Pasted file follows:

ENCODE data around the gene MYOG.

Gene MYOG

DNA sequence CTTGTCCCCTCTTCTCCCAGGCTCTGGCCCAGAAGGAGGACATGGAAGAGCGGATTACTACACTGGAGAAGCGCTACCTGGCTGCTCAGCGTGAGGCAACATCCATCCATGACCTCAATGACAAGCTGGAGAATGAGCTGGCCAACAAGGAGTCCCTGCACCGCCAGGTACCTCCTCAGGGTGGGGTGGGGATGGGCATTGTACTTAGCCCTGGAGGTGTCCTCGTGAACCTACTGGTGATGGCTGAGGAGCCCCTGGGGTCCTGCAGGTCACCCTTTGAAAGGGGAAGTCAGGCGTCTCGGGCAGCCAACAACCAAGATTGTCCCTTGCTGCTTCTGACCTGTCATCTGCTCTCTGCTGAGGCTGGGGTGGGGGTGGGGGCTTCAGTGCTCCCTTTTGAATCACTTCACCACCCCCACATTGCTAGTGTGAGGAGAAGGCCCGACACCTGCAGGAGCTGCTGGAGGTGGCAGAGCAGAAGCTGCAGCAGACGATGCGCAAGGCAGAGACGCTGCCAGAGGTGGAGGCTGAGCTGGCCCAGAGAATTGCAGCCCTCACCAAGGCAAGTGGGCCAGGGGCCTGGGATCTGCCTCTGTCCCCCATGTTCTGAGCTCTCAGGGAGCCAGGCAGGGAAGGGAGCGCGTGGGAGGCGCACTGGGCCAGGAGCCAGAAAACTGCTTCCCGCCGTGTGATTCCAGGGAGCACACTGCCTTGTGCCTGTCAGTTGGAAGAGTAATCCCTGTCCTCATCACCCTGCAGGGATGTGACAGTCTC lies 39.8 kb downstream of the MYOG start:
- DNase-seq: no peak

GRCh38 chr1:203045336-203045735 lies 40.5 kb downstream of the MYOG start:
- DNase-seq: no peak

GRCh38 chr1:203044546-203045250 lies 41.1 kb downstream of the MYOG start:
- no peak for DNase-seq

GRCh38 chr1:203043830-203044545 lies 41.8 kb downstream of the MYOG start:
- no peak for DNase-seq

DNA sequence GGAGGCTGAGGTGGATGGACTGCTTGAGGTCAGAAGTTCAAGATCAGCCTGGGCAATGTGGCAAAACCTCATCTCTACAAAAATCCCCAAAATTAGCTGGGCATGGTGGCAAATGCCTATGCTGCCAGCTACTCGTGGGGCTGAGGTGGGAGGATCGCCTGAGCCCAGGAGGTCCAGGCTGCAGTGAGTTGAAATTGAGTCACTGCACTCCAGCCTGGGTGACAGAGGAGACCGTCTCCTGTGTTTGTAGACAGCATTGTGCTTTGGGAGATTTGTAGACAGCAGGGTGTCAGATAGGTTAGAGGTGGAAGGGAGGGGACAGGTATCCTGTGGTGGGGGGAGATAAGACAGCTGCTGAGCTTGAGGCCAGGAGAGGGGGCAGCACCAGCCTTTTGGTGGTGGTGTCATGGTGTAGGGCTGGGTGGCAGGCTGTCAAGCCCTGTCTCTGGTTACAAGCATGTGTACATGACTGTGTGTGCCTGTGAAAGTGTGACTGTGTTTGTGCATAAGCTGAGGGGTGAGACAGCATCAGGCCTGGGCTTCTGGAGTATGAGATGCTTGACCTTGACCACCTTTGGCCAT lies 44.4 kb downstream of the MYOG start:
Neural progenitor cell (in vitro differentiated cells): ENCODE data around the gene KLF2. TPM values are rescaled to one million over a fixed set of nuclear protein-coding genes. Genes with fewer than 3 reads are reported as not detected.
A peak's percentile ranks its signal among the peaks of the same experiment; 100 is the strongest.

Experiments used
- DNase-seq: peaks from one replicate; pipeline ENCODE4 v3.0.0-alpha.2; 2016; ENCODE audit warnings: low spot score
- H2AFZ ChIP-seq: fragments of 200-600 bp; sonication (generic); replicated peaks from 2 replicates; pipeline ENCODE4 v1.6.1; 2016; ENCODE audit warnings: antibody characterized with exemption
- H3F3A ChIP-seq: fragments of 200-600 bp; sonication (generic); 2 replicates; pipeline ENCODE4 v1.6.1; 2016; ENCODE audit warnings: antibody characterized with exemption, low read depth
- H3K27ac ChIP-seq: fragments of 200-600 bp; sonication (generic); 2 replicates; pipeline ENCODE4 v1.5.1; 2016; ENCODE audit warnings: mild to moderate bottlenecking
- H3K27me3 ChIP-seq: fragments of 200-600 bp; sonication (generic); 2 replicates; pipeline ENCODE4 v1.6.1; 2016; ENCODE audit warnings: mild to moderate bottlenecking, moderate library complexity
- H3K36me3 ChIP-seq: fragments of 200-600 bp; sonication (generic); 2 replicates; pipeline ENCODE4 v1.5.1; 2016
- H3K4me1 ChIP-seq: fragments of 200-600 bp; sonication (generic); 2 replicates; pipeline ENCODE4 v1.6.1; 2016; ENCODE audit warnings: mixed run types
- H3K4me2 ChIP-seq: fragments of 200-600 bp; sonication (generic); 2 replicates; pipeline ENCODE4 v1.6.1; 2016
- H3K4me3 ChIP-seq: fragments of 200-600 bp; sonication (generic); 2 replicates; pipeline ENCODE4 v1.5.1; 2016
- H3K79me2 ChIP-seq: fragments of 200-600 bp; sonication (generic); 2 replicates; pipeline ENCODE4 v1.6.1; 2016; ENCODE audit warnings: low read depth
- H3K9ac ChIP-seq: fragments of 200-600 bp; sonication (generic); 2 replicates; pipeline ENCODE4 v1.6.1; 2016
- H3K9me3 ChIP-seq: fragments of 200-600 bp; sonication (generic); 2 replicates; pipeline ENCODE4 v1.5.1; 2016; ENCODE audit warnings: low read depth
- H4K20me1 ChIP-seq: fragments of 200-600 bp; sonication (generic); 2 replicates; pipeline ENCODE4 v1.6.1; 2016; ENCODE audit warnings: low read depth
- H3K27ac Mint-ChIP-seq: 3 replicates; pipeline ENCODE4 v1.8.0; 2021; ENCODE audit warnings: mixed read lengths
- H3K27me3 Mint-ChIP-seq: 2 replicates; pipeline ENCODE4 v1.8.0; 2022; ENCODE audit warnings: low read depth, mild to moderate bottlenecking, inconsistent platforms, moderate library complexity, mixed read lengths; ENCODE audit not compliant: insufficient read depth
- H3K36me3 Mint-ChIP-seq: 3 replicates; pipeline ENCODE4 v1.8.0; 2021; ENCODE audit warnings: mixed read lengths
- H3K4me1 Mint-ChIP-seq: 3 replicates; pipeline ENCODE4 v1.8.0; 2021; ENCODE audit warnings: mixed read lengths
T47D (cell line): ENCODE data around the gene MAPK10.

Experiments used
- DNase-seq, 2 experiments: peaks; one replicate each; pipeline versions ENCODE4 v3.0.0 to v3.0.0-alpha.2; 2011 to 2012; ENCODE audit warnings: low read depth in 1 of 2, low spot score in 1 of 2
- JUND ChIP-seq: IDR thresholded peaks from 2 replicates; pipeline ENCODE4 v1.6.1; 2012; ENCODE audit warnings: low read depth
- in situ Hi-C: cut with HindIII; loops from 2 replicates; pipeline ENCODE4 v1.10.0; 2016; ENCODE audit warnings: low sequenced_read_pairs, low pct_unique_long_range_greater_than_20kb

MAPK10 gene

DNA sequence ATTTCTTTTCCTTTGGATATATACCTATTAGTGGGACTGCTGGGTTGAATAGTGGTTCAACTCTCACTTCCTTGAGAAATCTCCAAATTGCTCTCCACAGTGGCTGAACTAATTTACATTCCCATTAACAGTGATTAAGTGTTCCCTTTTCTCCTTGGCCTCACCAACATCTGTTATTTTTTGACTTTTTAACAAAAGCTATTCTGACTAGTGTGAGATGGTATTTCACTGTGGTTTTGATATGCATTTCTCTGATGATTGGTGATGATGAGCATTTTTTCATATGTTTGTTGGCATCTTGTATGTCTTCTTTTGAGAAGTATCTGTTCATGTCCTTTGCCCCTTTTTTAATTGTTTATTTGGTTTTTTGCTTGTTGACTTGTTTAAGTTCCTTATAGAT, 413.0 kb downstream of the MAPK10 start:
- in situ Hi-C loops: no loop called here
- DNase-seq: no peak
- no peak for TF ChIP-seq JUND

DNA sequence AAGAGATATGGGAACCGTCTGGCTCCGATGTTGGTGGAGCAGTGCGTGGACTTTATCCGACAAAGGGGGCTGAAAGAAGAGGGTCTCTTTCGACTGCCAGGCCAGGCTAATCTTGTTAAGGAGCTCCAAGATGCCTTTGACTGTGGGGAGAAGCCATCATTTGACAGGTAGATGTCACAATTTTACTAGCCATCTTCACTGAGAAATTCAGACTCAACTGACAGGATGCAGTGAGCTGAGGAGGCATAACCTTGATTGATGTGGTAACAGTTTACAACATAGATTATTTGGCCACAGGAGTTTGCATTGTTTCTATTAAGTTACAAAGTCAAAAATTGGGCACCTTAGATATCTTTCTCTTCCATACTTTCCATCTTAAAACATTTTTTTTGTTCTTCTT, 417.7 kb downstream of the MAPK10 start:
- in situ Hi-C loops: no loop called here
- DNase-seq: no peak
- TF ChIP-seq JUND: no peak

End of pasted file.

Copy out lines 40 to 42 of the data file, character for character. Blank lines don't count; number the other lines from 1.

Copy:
- DNase-seq: no peak
- no peak for TF ChIP-seq JUND

DNA sequence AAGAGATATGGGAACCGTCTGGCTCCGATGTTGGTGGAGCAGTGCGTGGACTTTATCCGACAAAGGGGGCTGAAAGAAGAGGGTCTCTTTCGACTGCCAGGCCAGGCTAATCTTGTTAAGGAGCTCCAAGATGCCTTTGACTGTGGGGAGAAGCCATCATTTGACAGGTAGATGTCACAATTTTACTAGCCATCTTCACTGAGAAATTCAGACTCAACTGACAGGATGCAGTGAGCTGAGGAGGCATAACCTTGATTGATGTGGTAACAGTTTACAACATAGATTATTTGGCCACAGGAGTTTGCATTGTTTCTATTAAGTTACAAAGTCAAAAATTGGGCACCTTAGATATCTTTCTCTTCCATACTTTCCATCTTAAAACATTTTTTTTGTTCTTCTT, 417.7 kb downstream of the MAPK10 start: